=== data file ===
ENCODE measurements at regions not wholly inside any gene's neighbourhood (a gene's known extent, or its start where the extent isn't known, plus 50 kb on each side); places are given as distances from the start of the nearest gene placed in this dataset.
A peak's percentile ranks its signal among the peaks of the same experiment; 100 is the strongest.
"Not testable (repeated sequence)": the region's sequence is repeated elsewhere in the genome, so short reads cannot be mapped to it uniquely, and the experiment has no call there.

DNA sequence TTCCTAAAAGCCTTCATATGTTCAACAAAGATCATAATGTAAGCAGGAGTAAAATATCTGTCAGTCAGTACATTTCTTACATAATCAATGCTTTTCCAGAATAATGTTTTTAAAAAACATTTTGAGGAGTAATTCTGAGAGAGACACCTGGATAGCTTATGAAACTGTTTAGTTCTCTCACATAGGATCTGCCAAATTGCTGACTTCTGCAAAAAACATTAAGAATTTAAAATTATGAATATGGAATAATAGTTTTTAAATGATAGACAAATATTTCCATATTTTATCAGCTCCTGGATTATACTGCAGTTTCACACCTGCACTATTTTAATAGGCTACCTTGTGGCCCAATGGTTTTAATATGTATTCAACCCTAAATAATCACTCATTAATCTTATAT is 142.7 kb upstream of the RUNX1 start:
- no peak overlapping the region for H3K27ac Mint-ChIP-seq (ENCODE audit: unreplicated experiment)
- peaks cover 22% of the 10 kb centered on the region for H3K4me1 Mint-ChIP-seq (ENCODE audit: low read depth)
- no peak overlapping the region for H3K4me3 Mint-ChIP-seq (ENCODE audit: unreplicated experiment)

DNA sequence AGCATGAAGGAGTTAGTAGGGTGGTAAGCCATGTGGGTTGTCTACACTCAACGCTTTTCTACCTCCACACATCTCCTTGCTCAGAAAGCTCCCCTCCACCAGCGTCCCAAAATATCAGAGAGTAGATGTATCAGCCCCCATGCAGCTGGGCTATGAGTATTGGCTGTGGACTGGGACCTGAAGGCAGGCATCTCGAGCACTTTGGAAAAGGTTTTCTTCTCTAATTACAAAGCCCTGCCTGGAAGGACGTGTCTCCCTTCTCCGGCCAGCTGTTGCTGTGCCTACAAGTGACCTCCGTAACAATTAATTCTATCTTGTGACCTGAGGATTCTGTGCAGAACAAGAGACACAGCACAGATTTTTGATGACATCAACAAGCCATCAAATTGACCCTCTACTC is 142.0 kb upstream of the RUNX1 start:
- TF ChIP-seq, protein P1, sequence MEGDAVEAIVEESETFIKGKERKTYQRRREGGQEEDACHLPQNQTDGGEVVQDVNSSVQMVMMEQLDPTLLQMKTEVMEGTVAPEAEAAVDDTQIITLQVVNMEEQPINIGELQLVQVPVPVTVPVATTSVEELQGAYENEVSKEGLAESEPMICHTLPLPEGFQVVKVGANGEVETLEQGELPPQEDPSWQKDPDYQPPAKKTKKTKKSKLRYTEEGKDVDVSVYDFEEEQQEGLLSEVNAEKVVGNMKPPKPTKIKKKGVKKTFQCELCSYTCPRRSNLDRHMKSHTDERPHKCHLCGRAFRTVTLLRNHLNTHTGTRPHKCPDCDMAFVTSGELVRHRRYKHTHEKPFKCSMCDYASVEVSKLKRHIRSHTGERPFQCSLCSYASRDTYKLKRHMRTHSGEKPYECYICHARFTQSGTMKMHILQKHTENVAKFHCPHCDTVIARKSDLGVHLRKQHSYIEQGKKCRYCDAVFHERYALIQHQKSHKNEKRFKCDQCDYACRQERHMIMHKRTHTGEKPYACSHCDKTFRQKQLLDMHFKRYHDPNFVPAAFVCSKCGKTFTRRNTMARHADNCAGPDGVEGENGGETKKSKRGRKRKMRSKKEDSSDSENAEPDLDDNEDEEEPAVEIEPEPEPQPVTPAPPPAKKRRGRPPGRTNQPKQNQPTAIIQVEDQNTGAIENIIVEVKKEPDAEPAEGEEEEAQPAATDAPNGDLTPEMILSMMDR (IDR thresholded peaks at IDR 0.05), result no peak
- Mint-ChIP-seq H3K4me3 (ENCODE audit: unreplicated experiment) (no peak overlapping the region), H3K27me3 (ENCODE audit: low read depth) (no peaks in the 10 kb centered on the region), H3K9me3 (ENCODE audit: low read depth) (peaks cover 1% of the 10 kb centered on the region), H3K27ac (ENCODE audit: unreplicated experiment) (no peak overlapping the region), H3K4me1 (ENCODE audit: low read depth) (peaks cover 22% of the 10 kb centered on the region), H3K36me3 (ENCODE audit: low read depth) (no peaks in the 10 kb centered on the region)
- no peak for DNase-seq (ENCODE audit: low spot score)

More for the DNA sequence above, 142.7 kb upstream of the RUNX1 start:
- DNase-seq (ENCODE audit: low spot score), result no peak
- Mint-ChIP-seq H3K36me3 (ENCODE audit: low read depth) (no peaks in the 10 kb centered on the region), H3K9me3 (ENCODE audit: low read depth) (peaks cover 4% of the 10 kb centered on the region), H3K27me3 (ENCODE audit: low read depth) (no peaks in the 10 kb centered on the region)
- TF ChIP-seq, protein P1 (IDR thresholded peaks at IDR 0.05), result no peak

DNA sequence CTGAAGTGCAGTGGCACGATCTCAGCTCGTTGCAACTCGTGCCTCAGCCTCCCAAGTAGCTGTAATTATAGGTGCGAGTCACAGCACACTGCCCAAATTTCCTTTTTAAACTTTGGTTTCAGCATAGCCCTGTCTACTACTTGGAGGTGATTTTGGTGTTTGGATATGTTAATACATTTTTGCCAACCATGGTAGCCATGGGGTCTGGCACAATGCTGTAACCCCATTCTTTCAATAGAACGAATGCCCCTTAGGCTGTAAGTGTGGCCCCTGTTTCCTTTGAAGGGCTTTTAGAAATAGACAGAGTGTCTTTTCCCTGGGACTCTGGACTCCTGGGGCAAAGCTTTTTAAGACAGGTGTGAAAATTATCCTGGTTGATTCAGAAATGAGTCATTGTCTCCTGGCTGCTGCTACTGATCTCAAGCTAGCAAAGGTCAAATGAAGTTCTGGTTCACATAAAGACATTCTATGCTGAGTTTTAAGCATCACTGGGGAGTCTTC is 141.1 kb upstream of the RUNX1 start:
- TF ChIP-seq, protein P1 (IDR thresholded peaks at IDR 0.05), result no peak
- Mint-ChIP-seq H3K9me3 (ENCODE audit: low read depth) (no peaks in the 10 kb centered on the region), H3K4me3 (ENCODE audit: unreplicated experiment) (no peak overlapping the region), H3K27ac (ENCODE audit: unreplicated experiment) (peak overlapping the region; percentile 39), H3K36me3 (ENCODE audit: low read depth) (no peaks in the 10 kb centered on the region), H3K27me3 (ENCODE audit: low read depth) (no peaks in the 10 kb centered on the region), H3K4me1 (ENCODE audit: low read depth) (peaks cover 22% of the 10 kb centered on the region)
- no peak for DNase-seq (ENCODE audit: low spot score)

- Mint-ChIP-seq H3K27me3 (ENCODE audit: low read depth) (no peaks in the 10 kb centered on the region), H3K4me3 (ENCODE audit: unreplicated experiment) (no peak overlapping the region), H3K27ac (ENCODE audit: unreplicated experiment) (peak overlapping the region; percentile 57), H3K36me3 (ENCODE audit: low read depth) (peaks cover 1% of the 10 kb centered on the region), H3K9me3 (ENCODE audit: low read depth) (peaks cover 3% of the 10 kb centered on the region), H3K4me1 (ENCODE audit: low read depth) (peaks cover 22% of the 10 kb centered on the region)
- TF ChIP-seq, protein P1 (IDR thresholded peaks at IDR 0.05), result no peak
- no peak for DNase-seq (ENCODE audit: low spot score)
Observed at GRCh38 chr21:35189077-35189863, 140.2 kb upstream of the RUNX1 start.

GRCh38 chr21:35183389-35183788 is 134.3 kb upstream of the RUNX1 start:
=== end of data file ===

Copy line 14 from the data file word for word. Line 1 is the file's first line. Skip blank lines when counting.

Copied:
- Mint-ChIP-seq H3K36me3 (ENCODE audit: low read depth) (no peaks in the 10 kb centered on the region), H3K9me3 (ENCODE audit: low read depth) (peaks cover 4% of the 10 kb centered on the region), H3K27me3 (ENCODE audit: low read depth) (no peaks in the 10 kb centered on the region)